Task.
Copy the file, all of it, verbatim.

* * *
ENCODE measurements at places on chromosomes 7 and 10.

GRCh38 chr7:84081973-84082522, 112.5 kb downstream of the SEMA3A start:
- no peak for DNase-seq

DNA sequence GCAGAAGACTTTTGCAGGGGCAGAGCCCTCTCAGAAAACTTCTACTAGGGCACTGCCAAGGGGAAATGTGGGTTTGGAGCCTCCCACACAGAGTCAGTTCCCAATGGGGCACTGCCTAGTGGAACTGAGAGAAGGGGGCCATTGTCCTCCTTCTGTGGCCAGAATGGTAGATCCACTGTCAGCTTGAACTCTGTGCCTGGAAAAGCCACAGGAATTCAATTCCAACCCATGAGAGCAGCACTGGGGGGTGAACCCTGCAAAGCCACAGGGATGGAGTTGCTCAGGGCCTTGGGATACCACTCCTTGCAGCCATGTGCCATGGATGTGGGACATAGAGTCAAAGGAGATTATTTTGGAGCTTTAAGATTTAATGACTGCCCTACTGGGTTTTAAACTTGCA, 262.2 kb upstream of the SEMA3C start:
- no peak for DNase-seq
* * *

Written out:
ENCODE measurements at places on chromosomes 7 and 10.

GRCh38 chr7:84081973-84082522, 112.5 kb downstream of the SEMA3A start:
- no peak for DNase-seq

DNA sequence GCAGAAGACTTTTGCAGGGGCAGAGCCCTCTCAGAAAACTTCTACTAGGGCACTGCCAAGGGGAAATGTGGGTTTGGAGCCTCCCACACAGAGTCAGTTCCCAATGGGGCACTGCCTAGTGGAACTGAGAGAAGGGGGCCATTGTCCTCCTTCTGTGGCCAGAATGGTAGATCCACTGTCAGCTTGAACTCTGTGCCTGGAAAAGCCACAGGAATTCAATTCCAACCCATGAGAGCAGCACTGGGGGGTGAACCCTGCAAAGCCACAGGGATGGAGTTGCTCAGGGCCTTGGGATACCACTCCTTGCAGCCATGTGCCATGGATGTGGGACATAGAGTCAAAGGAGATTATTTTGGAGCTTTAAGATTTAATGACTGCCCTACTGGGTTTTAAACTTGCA, 262.2 kb upstream of the SEMA3C start:
- no peak for DNase-seq